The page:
Skydiver Ray Woodcock, 70, completes 30,000ft jump

image captionRay Woodcock fell to Earth at speeds of up to 180mph

A 70-year-old from Essex has completed a skydive from 30,000ft (5.68 miles) - the highest altitude available to civilians.

Ray Woodcock fell to Earth at speeds of up to 180mph (289km/h) in a tandem jump over Tennessee last month.

His instructors claim to be the only providers of the jump and told him he was their oldest jumper.

"I stared in wonder and could see the curvature of the Earth," Mr Woodcock said.

"I thought 'oh my godfathers, what's going on?'

"Then there's a tap on the shoulder and a jerk and the parachute opens after exactly two minutes of freefalling."

Mr Woodcock has completed many extreme fundraising treks and climbs in the past seven years and hoped for "something special" when he turned 70.

A booked trek to an advanced base camp of Mount Everest was pulled amid political tensions, he said, so he had to find an alternative.

He decided on a freefall at more than twice the altitude of most charity skydives, which are usually about 13,000ft (2.46 miles).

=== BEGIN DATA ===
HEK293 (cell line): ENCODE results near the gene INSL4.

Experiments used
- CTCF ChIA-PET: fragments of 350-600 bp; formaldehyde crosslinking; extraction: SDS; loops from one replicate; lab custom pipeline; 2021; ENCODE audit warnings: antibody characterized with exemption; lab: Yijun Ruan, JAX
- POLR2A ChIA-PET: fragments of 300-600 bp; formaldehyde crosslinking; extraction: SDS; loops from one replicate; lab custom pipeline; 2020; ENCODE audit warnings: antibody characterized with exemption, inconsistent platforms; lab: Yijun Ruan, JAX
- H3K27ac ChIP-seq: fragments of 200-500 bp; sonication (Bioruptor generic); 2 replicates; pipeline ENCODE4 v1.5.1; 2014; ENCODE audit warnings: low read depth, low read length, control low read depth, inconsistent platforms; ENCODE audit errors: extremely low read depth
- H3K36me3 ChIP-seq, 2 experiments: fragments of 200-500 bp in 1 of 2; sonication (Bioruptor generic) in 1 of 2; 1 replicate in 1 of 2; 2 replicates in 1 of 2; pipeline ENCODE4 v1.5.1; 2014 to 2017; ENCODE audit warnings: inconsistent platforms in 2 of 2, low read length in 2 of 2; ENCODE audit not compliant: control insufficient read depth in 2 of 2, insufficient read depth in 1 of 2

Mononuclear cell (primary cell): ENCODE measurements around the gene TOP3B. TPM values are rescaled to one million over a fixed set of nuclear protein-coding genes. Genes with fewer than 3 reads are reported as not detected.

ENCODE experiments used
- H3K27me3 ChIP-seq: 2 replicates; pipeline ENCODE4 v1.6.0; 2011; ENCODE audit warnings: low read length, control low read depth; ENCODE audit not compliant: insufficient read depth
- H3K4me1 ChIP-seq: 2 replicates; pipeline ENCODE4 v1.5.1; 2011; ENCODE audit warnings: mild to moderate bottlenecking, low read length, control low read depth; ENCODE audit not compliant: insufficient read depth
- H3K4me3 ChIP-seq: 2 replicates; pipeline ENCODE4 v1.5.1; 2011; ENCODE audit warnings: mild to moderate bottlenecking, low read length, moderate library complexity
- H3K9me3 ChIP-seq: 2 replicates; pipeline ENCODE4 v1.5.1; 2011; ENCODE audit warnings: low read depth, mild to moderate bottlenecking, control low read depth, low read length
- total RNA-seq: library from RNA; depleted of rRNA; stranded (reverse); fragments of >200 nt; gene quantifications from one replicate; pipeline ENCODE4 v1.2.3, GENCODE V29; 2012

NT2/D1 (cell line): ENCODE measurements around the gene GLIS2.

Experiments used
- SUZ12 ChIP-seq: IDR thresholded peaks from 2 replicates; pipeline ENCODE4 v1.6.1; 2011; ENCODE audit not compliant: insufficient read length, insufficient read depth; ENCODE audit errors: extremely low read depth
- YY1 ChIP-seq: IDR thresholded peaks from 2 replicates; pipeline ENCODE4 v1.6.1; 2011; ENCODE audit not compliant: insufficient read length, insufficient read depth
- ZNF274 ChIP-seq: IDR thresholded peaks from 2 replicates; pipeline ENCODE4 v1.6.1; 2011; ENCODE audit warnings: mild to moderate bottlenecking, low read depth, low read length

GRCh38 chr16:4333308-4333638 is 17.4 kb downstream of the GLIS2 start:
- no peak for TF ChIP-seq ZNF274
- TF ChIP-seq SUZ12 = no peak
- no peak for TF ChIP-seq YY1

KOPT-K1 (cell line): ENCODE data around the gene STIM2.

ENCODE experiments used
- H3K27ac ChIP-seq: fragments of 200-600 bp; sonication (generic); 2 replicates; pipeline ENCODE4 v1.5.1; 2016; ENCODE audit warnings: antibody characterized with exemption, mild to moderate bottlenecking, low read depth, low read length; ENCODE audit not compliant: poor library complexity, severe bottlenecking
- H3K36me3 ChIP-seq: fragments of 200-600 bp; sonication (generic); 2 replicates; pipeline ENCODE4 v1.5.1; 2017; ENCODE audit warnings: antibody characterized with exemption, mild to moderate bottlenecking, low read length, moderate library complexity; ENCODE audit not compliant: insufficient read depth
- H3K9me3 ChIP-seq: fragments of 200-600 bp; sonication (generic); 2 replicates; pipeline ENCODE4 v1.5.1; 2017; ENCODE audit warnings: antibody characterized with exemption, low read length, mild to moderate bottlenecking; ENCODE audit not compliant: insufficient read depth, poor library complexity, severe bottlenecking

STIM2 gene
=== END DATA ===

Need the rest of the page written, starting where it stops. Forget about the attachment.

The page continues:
image captionMr Woodcock hoped to raise £2,000 for a children's charity

He was training for the jump in Tennessee when Felix Baumgartner set a new world record for the highest freefall at 128,100ft (24.26 miles)

image captionRay Woodcock landed next to a photographer

"I was in the hangar when we heard lots of shouting in the TV room," he said.

"We ran through and that's when I saw Felix. I wanted to go home."

His jump with West Tennessee Skydiving Centre was modelled on the military's high-altitude, low opening (HALO) training jumps.

"The most frightening part was going up in the special forces plane as it has no doors," he added.

"I just had to concentrate on what I was doing."

He added that, incredibly, his instructor was able to land them within a few feet of, and facing, a waiting photographer.

Mr Woodcock said he hoped to raise about £2,000 for the Southend Taxi Drivers Charity Fund, which raises money for local sick and disabled children.

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